WARNING: Visitors should be aware that this website includes images and names of deceased people that may cause sadness or distress to Aboriginal and Torres Strait Islander peoples.
Every place has a past
In June 2011 the National Museum opened a new permanent exhibition gallery called Landmarks: People and Places across Australia. The gallery presents a history of Australia since 1788, bringing together approximately 1500 objects to explore how people have lived across the continent. Landmarks tells the stories of over 30 Australian places, inviting visitors to take an imaginative tour of the country. Through the exhibits, visitors can travel from Sydney to Derby, Wagga Wagga to Hobart, meet the people who have lived there and explore how they built the places in which we live today.
Developing a new permanent gallery is a big job. The Landmarks curatorial team worked on the project for close to seven years, starting with researching different themes in Australian history, investigating the Museum's collections and identifying the places to appear in the gallery. Curators then visited each of the selected locations, meeting with the locals, learning about the history and environment of the area, and identifying and collecting objects for display. This involved a lot of travel! Isa Menzies, for example, while developing a gallery 'module' exploring how new communication technologies connect Australians, visited Flemington race course on Melbourne Cup day to learn how the event is broadcast across the world, and she travelled to Gunnedah in New South Wales - which was once a hub for horsedrawn coach services - and rode across the continent on the Trans-Australian Railway.
Once the Landmarks team had decided on the places to feature in the gallery and met with the relevant communities, we began refining the stories we wanted to tell and deciding which collections to include in the exhibition and what to say about them. For some objects, like the 15.2-tonne rock shovel bucket from Mount Tom Price in the Kimberley, that was chosen to evoke the mining industry in Western Australia, the biggest challenge was figuring out how to get the object into the gallery. Other collections required long months of negotiation with overseas institutions. The Melbourne exhibit, for example, features a shield and clubs made by members of the Kulin people of Victoria. British surveyor John Helder Wedge collected these objects in 1835 while working around Port Phillip Bay and they form part of one of the earliest known collections of Aboriginal material from that area. Wedge donated the objects to the Saffron Walden Museum in England and we were thrilled when that institution agreed to loan the rare artefacts for display in Landmarks.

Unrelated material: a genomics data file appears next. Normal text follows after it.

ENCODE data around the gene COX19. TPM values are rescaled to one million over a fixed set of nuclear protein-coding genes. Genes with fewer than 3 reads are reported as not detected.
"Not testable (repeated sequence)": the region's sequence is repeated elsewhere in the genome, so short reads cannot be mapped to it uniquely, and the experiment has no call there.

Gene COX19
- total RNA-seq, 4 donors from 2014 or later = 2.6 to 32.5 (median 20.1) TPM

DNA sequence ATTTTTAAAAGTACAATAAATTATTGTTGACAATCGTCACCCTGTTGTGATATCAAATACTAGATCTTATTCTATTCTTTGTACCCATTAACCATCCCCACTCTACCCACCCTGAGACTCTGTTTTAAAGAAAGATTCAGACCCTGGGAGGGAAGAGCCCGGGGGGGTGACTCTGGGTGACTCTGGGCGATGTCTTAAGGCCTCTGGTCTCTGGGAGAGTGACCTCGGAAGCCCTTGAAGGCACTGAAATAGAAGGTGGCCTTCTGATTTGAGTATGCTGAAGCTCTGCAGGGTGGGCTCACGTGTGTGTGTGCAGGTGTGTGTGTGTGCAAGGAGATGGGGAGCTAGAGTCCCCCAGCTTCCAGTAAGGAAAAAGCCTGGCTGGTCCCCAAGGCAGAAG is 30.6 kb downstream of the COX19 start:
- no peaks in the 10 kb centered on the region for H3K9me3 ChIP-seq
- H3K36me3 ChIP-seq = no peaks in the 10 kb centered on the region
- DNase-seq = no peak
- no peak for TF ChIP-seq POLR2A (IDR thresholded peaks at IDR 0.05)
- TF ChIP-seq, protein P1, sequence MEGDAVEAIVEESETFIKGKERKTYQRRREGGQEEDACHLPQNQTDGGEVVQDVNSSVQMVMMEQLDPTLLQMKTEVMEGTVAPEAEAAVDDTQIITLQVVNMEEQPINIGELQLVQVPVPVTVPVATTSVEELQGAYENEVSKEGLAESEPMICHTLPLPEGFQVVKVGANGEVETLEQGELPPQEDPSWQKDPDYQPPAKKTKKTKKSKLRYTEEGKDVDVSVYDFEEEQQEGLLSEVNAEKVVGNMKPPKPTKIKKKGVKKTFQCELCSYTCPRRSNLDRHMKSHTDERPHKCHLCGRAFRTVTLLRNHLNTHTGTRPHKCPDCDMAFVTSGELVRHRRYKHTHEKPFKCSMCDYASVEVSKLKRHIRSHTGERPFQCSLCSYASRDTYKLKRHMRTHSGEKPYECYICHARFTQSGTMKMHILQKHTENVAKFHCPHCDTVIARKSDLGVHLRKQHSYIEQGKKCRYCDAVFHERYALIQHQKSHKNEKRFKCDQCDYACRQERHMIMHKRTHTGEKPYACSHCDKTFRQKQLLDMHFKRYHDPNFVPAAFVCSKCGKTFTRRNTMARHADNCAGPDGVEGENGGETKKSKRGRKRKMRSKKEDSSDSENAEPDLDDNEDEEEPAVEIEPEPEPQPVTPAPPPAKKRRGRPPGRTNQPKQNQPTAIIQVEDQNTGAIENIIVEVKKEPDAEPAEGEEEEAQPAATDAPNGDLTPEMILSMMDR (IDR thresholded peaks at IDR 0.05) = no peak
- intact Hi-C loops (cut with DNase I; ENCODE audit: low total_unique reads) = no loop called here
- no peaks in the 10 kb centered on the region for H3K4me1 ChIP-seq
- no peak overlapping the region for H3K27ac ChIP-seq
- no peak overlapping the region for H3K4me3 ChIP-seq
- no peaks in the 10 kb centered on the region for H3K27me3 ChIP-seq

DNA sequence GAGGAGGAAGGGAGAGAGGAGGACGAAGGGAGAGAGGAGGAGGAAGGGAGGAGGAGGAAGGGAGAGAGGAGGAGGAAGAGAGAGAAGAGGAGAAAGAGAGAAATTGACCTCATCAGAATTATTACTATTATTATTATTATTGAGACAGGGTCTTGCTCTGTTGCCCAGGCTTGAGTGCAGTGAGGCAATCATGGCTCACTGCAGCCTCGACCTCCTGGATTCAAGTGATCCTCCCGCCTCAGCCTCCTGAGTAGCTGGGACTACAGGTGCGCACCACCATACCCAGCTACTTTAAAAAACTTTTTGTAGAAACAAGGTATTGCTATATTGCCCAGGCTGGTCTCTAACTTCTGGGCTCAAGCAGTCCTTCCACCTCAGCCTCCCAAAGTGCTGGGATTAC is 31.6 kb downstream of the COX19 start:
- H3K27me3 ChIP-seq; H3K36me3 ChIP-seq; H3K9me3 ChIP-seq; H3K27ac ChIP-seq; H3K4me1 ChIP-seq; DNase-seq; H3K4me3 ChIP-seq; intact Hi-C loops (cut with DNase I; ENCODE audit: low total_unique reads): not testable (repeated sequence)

Landmarks focuses on how, in each place around Australia, different groups of people have engaged with each other and with local plants, animals and landscapes as they have worked to build their communities. The intertwined stories of Aboriginal and Torres Strait Islander and wider Australian communities are one of the central themes of the gallery. In some exhibits, these stories are very sad and they are marked by the dispossession and deaths of many Aboriginal people, but there are also stories of resilience and hope and friendship and the slow emergence of understanding and respect between Aboriginal and Torres Strait Islander peoples and the wider Australian communities. The Museum has tried to capture this complex and varied history in the gallery and make it a central part of the story of Australia's past and present.
Curator George Main, for example, worked on the history of the pastoral industry, tracing how it unfolded at Springvale and Elsey stations in the Northern Territory and how the stories of these two stations reveal the history of Aboriginal and settler relations in the region. The story begins with Jawoyn and Dagoman people actively resisting the building of Springvale station on their country, continues at Elsey with Mangarrayi and Yangman people becoming indispensable, if underpaid, station workers, and concludes with Mangarrayi people founding their own settlement at Jilkminggan on land carved off from Elsey, where they now own and operate the station.
In Landmarks, this story is told through a variety of collections, including a spearhead adapted from a metal tool, which is typical of the type used by Aboriginal people of the Roper River region to attack cattle in the first years of pastoral colonisation; a beaded necklace showing the Elsey station brand that was made by Amy Dirngayg, a Mangarrayi woman who worked at Elsey for many years as station cook; and a Jilkminggan school sign and Mangarrayilanguage school workbooks. The Museum hopes that this exhibit will help visitors understand the important role of pastoralism in Australia's economy and society, the impact of pastoral expansion on Aboriginal and Torres Strait Islander peoples lives and country and, also, some of the ways in which they have contributed and are contributing to the pastoral industry.
Landmarks will continue to develop and change over the coming years, with new stories and collections installed in the gallery in the future. One of the most striking new displays to be unveiled in 2013 will be an artwork called Bennelong had a Point by Sydney-based Indigenous artist Adam Hill. The Landmarks gallery begins and ends at Sydney Cove, starting with an exhibit focusing on the first British camp on the continent in January 1788 and finishing with the story of Bennelong Point, once an important fishing and gathering ground for Gadigal people and now the site of the Sydney Opera House. Hill's sculpture explores this long history and asks us to consider how every one of our places has a past that continues to shape our lives today.
Kirsten Wehner Head Curator, People and the Environment